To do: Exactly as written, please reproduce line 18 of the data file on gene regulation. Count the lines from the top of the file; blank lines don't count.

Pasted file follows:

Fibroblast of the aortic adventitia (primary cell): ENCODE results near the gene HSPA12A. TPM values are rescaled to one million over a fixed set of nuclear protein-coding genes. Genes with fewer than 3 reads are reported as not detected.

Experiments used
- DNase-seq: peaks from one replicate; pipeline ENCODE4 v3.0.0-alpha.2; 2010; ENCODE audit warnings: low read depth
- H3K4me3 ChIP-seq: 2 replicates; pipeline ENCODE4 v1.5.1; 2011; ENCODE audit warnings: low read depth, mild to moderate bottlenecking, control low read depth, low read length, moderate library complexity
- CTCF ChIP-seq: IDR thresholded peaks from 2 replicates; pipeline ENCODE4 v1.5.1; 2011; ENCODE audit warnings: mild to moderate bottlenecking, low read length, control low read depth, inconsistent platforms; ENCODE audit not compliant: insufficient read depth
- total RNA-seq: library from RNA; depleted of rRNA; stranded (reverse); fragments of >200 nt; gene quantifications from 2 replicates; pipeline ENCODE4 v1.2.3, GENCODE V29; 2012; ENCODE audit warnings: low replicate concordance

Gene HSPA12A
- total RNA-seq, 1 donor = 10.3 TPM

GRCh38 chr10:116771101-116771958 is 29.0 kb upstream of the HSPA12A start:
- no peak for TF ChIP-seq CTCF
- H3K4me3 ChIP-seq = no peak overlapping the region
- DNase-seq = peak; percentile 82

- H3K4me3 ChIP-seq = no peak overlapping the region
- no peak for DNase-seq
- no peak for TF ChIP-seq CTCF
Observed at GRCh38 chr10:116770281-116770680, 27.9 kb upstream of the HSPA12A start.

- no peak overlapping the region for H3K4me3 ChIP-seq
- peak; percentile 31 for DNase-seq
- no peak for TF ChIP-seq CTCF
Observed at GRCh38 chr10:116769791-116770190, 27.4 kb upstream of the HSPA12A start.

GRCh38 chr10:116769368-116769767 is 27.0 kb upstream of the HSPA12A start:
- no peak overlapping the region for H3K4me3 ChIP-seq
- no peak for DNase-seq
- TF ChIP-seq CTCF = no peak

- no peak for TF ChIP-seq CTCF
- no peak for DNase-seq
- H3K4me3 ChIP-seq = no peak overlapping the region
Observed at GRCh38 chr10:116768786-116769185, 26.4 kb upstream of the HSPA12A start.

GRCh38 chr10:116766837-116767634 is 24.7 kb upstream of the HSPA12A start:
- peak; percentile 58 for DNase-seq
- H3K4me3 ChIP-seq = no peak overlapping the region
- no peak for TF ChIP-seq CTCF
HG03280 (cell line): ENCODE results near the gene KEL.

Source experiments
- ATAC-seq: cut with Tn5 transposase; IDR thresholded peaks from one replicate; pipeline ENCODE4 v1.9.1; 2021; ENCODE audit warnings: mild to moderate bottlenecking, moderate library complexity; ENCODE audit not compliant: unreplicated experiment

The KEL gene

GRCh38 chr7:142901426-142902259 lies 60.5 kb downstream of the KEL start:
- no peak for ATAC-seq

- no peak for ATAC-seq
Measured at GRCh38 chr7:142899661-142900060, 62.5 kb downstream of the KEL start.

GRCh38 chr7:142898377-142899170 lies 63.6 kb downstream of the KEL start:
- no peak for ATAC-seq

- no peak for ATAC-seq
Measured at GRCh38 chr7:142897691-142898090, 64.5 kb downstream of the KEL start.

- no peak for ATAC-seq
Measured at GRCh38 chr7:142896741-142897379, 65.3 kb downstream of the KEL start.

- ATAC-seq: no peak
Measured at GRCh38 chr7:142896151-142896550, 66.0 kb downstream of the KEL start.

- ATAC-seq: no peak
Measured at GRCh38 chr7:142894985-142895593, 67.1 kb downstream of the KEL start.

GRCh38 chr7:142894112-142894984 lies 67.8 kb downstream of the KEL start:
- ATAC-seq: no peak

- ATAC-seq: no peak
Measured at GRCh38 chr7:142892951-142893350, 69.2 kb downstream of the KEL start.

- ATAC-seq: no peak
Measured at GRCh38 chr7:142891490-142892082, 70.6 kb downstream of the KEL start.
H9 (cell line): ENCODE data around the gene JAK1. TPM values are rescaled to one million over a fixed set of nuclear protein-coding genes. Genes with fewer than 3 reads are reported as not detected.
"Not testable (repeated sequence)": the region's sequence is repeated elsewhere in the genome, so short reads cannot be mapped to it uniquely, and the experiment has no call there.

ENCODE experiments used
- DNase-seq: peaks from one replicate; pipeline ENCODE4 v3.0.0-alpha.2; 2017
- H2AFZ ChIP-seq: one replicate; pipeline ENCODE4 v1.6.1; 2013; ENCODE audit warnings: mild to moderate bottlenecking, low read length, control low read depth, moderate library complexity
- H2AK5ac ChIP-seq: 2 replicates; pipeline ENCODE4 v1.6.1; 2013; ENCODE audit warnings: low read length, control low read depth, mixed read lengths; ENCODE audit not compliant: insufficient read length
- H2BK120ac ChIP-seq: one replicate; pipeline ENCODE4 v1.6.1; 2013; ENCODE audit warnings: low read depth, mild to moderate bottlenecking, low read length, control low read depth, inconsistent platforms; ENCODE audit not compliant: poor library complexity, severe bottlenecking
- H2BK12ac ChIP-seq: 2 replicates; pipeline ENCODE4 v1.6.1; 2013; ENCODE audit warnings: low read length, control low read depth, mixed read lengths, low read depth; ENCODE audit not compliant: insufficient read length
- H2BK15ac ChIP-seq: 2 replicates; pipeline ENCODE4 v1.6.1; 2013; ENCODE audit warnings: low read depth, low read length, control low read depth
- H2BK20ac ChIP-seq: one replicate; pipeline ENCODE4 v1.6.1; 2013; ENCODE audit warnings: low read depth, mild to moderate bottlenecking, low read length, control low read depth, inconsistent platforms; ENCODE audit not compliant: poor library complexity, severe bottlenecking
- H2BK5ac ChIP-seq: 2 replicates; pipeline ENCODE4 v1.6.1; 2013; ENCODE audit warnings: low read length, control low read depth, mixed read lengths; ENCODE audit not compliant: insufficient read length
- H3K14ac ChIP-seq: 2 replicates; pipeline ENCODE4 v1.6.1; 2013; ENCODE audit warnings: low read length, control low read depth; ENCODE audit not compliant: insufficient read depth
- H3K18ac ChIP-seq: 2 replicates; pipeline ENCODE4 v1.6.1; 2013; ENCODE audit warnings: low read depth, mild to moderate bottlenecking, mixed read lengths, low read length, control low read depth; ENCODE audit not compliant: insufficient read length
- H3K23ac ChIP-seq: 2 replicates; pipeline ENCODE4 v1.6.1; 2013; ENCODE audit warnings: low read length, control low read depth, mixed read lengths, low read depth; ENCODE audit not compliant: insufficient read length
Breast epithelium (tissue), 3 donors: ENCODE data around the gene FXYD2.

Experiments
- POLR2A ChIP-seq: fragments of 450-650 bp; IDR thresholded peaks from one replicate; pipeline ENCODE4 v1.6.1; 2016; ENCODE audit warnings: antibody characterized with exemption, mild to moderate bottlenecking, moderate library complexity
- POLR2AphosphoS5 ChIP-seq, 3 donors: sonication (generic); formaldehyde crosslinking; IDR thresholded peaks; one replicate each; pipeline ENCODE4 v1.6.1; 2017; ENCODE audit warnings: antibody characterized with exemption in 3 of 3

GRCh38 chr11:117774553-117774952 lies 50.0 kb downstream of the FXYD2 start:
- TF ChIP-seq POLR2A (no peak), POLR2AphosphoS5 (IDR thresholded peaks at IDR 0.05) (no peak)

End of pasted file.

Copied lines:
- peak; percentile 31 for DNase-seq